Teaching Dred Scott in the Era of Trump

I taught Dred Scott v. Sanford this week. As a teacher and scholar of civil rights, it’s my job to teach the constitutional canon and how Dred Scott, and cases fairly called its progeny, misshaped our idea of equality. And while it is unsurprising to teach this canon in a course at Marquette Law on “Contemporary Perspectives on Civil Rights,” or in any civil rights or constitutional law course, what was different this time is that I taught Dred Scott for the first time in the Era of Trump.

Of course, I’ve taught the case before in first-year Property, in my Race Racism & American Law seminar, in public lectures at WVU Law, and in seminars on three different continents. I’ve written about Dred Scott in articulating my view of “tiered personhood” and blogged about its contemporary relevance. And it is fair to say that, after teaching for over 10 years, on some level, I was used to rehearsing the case often called “pure constitutional evil.”

But this time was different.

I walked into class, ready with my practiced confrontation of this intellectual monument to Chief Justice Roger Tawny. And after answering follow-up questions from last class about a case that enforced the racial classification system on which slavery depended, I began Dred Scott by reminding my students that we were studying the origin story of American white supremacy.

But before opening the casebook, I recalled that a student suggested we frame the conversation by watching a recent viral video of Univision News journalist Ilia Calderón. I had attempted to show the video in the class prior, but due to technical difficulties, this video prefaced our discussion of Dred Scott—which was not my original plan but proved more than appropriate for discussing the case in today’s political climate.

After the video ended, I found myself dumbstruck. This Klansman and his wife had the audacity to claim his superiority based purely on the color of his skin (which echoed the race classification cases from last class). He called her a “mongrel” and a “n**ger” and threatened to burn her out of his land. And despite their claims of racial superiority, religious exceptionalism, and entitled grievance, accompanied by threats of rebellion against a government that attacks their heritage and takes their stuff, the couple claimed they are not racist and the Klan is not a hate group.

In that moment, I remembered that Dred Scott is more than precedent. It is the anti-gospel of slavery, echoed anew by this Klansman, as an effort to tell Ms. Calderón (and all of us who can imagine her situation) to keep our place or be ready to burn. My own anger welled up, and my sadness too because that Klansman’s words reminded me of the times I had been called “n**ger” by white people, or told during an internship that “deliveries were around back,” or called “Big boy” by a white senior partner in front of my peers. Watching this Klan couple’s loathing reminded me that their hearts are full of twisted grievance and their minds are the heirs of the racial hierarchy enforced by Dred Scott.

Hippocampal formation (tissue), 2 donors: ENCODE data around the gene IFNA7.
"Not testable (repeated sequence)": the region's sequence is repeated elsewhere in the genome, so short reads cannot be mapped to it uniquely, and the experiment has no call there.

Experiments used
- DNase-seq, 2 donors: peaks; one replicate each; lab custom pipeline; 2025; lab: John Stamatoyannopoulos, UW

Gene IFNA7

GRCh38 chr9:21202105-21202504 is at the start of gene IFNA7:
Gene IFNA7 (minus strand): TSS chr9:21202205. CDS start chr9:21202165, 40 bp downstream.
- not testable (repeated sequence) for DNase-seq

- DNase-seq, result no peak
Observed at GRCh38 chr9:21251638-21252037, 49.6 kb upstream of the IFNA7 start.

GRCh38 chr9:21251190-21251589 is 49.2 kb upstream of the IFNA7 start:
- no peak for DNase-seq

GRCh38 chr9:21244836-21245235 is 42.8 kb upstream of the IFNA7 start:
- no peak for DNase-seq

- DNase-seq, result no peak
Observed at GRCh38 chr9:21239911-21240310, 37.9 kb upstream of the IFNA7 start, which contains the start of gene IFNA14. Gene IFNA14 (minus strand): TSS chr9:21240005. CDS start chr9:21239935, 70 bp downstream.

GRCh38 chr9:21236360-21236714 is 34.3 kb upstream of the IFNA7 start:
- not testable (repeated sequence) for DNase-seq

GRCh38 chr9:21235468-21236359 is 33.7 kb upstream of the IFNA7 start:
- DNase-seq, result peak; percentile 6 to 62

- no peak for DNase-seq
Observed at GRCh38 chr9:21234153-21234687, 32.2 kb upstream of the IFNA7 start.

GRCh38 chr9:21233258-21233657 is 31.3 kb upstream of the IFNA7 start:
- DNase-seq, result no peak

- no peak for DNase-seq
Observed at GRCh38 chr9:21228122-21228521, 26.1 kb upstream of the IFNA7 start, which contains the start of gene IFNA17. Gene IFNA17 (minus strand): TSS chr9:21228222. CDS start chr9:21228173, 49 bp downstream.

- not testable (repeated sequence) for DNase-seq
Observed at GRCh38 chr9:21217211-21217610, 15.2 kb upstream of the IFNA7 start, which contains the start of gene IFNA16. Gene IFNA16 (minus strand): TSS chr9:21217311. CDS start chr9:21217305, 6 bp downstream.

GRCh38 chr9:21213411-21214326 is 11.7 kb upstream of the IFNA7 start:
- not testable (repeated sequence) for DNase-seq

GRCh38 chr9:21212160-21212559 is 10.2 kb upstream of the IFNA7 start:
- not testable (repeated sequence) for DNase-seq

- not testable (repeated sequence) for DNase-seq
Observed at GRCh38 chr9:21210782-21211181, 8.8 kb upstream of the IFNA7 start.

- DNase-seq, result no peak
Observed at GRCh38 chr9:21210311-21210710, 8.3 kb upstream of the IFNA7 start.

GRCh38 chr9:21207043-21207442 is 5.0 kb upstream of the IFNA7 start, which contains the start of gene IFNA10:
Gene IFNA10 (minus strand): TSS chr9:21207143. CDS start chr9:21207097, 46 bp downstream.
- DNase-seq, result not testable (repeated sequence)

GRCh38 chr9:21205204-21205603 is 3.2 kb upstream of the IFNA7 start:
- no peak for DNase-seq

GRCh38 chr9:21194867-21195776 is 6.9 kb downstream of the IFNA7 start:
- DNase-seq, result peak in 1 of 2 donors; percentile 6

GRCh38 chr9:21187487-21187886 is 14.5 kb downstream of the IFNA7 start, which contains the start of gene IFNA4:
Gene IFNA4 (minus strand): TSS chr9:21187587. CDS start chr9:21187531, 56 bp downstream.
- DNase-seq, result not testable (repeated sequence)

To calm myself after the video ended, I had to let silence overcome the room. As far as I could tell, the students felt some mix of anger, pity, and shock. After this pause, I explained in both legal and moral terms that the structures of racism and the ideology of white supremacy cannot be thought of in isolation. The anti-gospel of the Klan and the words of Chief Justice Tawney must be thought of as parts of a whole.

Indeed, to read Dred Scott is to read a blueprint for structural racism. American citizenship is defined to exclude all black people. Slaves are a property that can be treated with near impunity. People of color do not belong in the American political community. A black person was “so far inferior that they had no rights which the white man was bound to respect.” These are the lessons of Dred Scott, which followed through on the seeds sown in the Constitution of 1789, and which took amendment and 160 years of activism, struggle, and needless death to reverse.

And though the law has changed, the reversal is incomplete. This era—these times we live in now—echo that evil. The boundaries of personhood continue to be drawn to exclude not only race, but also gender and sexual orientation. The borders of the political community are being redrawn to wall off children who live up to the egalitarian American creed but have imperfect immigration status. The Klan and Nazis march with the impunity offered through mealy-mouthed accommodation from the White House. The structures of mass incarceration, disenfranchisement, and police brutality were built according to the same blueprint of white supremacy as Dred Scott, yet there are those who defend these still-functional monuments to slavery and Jim Crow as “law and order.”